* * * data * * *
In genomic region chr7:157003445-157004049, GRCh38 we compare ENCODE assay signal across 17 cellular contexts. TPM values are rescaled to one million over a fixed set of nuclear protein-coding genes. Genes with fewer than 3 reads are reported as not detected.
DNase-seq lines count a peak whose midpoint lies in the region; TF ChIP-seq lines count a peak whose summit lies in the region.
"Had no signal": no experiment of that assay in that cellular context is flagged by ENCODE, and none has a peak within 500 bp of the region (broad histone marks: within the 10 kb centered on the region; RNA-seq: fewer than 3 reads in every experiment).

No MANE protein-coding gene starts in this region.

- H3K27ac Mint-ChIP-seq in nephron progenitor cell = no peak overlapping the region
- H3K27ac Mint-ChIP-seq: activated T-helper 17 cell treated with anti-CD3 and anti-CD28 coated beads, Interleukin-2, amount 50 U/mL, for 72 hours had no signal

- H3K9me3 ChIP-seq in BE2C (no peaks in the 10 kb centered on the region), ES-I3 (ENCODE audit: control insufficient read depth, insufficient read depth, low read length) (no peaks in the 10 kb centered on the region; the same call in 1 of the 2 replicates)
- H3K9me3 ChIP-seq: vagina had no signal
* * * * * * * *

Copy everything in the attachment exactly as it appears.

In genomic region chr7:157003445-157004049, GRCh38 we compare ENCODE assay signal across 17 cellular contexts. TPM values are rescaled to one million over a fixed set of nuclear protein-coding genes. Genes with fewer than 3 reads are reported as not detected.
DNase-seq lines count a peak whose midpoint lies in the region; TF ChIP-seq lines count a peak whose summit lies in the region.
"Had no signal": no experiment of that assay in that cellular context is flagged by ENCODE, and none has a peak within 500 bp of the region (broad histone marks: within the 10 kb centered on the region; RNA-seq: fewer than 3 reads in every experiment).

No MANE protein-coding gene starts in this region.

- H3K27ac Mint-ChIP-seq in nephron progenitor cell = no peak overlapping the region
- H3K27ac Mint-ChIP-seq: activated T-helper 17 cell treated with anti-CD3 and anti-CD28 coated beads, Interleukin-2, amount 50 U/mL, for 72 hours had no signal

- H3K9me3 ChIP-seq in BE2C (no peaks in the 10 kb centered on the region), ES-I3 (ENCODE audit: control insufficient read depth, insufficient read depth, low read length) (no peaks in the 10 kb centered on the region; the same call in 1 of the 2 replicates)
- H3K9me3 ChIP-seq: vagina had no signal